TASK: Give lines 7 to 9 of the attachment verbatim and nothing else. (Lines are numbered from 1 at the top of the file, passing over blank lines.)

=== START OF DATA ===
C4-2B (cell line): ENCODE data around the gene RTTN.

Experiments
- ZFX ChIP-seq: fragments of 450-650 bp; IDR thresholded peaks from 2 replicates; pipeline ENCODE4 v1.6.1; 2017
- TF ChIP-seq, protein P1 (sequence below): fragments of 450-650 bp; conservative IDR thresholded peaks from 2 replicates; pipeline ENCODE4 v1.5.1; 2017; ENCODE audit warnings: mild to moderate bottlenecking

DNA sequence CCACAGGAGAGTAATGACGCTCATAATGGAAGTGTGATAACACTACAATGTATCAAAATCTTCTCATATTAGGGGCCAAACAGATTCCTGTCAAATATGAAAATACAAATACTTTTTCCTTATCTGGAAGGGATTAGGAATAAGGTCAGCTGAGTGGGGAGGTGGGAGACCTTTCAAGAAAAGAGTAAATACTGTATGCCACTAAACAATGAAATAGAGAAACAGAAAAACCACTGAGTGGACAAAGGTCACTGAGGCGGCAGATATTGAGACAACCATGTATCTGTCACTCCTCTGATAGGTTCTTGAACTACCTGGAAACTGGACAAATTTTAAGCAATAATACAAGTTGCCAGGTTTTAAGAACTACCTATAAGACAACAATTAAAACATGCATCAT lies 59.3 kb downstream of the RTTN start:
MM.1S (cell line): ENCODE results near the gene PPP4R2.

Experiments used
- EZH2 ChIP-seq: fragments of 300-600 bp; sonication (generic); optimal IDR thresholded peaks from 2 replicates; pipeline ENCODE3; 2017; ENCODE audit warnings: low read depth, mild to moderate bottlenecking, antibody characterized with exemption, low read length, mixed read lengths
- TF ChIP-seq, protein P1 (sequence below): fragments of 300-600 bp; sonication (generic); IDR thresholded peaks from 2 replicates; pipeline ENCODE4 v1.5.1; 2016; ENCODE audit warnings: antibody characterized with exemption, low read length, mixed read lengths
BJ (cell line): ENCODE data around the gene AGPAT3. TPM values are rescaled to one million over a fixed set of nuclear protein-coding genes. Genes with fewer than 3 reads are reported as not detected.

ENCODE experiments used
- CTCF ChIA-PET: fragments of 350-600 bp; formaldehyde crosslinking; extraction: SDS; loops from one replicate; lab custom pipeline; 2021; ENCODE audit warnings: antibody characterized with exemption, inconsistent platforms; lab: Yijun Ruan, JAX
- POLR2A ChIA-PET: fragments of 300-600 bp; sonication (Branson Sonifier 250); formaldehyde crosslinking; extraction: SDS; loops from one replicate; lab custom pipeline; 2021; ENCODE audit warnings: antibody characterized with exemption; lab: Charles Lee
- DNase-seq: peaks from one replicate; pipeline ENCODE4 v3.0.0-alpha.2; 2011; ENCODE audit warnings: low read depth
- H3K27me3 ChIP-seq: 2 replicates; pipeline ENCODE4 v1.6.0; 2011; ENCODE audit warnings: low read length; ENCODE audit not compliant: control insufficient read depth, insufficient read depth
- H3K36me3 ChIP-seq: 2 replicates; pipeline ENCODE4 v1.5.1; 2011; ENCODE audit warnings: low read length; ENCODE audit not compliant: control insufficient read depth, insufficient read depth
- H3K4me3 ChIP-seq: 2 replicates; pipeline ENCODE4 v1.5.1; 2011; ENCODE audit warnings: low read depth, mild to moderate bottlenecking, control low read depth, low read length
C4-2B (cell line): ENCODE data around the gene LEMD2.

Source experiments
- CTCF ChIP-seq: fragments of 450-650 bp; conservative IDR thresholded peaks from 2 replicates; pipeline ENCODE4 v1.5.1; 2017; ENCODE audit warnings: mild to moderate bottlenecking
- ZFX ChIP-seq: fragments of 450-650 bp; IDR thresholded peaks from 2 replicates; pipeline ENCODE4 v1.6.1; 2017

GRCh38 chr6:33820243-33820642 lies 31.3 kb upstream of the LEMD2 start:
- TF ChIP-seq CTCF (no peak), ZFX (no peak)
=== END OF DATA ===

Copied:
Experiments used
- EZH2 ChIP-seq: fragments of 300-600 bp; sonication (generic); optimal IDR thresholded peaks from 2 replicates; pipeline ENCODE3; 2017; ENCODE audit warnings: low read depth, mild to moderate bottlenecking, antibody characterized with exemption, low read length, mixed read lengths
- TF ChIP-seq, protein P1 (sequence below): fragments of 300-600 bp; sonication (generic); IDR thresholded peaks from 2 replicates; pipeline ENCODE4 v1.5.1; 2016; ENCODE audit warnings: antibody characterized with exemption, low read length, mixed read lengths